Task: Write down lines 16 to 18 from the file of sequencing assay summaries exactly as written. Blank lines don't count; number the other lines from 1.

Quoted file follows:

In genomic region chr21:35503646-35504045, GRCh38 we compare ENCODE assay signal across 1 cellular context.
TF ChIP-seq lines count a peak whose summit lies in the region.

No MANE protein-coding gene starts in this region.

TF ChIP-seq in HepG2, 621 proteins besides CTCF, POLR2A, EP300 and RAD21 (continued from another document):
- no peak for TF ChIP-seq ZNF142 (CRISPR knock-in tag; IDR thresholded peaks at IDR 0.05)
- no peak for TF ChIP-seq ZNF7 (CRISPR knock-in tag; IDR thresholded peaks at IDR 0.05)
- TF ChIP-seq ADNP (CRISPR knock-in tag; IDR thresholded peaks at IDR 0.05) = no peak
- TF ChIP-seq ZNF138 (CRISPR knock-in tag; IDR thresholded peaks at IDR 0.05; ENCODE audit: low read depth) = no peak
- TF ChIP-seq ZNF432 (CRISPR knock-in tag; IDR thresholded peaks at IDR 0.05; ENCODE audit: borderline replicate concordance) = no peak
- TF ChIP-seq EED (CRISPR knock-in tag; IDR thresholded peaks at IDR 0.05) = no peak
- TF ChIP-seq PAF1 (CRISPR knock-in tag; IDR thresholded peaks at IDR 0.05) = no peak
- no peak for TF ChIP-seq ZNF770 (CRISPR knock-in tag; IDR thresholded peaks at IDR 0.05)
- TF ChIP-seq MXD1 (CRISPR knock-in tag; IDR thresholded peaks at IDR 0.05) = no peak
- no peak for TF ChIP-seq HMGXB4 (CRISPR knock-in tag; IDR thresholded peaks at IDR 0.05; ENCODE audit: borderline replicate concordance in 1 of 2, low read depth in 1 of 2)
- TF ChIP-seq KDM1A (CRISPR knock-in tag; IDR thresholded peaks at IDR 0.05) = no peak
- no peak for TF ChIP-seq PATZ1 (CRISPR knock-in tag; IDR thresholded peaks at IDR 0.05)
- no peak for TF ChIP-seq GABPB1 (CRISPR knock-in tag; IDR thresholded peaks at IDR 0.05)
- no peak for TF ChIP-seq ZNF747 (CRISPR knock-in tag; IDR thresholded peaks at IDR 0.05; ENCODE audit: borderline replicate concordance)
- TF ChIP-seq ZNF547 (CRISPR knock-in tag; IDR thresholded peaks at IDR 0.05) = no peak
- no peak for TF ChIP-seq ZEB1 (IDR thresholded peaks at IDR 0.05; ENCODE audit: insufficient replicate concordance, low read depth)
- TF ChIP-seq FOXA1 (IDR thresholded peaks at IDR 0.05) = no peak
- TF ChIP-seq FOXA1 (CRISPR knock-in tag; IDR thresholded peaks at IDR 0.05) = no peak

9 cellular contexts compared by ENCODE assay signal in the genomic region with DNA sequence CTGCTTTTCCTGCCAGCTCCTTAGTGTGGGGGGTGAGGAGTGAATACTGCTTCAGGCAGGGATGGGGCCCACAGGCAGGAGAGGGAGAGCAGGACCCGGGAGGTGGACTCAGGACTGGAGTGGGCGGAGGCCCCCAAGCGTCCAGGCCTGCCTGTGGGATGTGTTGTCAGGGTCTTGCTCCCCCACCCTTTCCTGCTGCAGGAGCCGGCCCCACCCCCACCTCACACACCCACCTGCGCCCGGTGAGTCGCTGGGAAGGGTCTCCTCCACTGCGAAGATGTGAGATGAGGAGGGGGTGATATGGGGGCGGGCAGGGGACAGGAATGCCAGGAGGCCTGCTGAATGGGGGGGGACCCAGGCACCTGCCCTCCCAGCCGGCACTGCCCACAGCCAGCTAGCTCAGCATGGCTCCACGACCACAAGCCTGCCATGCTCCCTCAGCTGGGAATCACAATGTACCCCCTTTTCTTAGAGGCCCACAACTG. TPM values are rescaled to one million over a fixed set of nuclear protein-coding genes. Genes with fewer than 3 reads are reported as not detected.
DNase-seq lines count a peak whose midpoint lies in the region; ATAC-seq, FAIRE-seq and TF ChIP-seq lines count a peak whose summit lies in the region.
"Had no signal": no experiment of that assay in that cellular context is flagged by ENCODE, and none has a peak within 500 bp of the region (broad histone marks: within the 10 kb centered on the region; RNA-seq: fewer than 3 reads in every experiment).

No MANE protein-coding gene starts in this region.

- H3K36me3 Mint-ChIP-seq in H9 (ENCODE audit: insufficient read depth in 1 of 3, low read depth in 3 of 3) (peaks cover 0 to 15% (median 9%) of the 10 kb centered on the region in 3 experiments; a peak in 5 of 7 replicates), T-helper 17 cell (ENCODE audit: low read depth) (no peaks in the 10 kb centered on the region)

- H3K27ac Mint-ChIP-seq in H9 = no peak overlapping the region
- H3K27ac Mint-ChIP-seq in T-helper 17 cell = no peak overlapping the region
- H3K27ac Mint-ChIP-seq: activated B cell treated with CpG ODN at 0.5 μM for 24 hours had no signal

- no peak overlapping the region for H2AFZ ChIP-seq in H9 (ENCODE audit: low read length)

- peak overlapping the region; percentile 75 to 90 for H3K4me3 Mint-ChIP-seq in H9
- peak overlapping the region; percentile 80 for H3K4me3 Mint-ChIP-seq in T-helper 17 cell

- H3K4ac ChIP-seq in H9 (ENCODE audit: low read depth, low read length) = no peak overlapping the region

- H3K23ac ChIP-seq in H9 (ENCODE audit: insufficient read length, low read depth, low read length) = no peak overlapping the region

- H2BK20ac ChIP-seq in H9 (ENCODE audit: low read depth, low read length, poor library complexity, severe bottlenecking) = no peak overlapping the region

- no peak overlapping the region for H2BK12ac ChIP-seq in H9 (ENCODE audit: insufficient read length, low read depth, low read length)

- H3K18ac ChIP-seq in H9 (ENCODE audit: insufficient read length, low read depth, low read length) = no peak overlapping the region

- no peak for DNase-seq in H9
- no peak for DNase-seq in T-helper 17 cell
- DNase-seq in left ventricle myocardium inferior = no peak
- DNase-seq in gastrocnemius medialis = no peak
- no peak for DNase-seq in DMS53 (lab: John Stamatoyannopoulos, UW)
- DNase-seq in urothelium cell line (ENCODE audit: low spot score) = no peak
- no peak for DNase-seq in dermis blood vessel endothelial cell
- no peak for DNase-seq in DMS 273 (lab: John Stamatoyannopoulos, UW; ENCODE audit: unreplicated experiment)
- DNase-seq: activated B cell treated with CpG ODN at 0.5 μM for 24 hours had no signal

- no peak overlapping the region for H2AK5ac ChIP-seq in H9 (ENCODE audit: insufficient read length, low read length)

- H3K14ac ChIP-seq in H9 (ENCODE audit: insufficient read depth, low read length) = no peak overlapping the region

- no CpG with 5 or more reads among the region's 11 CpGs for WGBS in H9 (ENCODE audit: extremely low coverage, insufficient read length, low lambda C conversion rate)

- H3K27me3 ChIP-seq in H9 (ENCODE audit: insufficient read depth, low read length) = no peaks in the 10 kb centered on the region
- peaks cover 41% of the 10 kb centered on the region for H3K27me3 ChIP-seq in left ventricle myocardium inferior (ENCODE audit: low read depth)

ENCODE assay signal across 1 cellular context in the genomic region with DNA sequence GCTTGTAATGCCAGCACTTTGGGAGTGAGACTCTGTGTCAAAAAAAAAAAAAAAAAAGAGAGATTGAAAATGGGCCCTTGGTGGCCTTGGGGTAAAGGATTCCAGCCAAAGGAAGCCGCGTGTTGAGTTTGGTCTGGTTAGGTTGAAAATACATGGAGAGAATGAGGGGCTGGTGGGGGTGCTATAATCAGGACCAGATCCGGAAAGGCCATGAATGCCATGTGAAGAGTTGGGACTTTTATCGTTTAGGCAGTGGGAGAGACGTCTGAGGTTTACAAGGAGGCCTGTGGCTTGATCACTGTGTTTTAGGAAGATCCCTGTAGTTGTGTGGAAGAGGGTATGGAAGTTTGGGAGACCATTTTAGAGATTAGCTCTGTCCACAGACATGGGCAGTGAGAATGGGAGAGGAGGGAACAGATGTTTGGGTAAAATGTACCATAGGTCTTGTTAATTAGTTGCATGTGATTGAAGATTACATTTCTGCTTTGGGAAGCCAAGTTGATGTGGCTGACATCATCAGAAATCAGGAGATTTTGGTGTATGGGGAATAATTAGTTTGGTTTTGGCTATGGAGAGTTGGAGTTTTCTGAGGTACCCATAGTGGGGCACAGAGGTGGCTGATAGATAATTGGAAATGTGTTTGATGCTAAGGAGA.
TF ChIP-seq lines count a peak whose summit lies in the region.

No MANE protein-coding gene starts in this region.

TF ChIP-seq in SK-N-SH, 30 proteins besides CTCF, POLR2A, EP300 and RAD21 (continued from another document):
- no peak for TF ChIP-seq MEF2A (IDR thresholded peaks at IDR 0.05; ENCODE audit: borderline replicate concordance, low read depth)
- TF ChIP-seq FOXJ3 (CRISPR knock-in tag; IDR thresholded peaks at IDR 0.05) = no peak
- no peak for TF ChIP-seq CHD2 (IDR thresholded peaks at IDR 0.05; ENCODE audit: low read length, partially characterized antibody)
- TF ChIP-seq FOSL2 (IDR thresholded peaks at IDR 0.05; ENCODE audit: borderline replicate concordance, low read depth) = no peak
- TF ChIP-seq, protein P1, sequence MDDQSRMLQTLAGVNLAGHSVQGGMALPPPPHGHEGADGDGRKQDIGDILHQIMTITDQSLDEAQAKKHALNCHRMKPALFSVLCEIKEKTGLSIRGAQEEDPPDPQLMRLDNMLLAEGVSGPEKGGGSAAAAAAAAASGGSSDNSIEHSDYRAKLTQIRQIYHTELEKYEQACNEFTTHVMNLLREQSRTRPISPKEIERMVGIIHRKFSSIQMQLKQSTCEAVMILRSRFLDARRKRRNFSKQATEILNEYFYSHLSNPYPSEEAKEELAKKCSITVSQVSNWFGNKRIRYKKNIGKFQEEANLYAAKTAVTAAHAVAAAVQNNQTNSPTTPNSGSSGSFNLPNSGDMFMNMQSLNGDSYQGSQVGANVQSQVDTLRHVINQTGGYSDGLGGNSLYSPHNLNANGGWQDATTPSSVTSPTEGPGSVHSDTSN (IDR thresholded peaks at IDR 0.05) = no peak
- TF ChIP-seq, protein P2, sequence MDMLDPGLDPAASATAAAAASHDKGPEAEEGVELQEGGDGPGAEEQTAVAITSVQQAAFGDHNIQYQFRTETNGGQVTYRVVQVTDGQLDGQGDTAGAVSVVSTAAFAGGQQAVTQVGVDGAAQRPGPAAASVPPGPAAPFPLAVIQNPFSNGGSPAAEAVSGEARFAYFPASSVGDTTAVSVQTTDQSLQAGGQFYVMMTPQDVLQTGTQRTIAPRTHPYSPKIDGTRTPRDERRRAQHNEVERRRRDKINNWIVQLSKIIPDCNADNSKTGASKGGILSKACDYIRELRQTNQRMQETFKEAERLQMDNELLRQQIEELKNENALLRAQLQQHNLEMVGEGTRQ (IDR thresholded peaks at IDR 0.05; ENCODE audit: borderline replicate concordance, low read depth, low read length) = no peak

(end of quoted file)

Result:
- no peak for TF ChIP-seq PATZ1 (CRISPR knock-in tag; IDR thresholded peaks at IDR 0.05)
- no peak for TF ChIP-seq GABPB1 (CRISPR knock-in tag; IDR thresholded peaks at IDR 0.05)
- no peak for TF ChIP-seq ZNF747 (CRISPR knock-in tag; IDR thresholded peaks at IDR 0.05; ENCODE audit: borderline replicate concordance)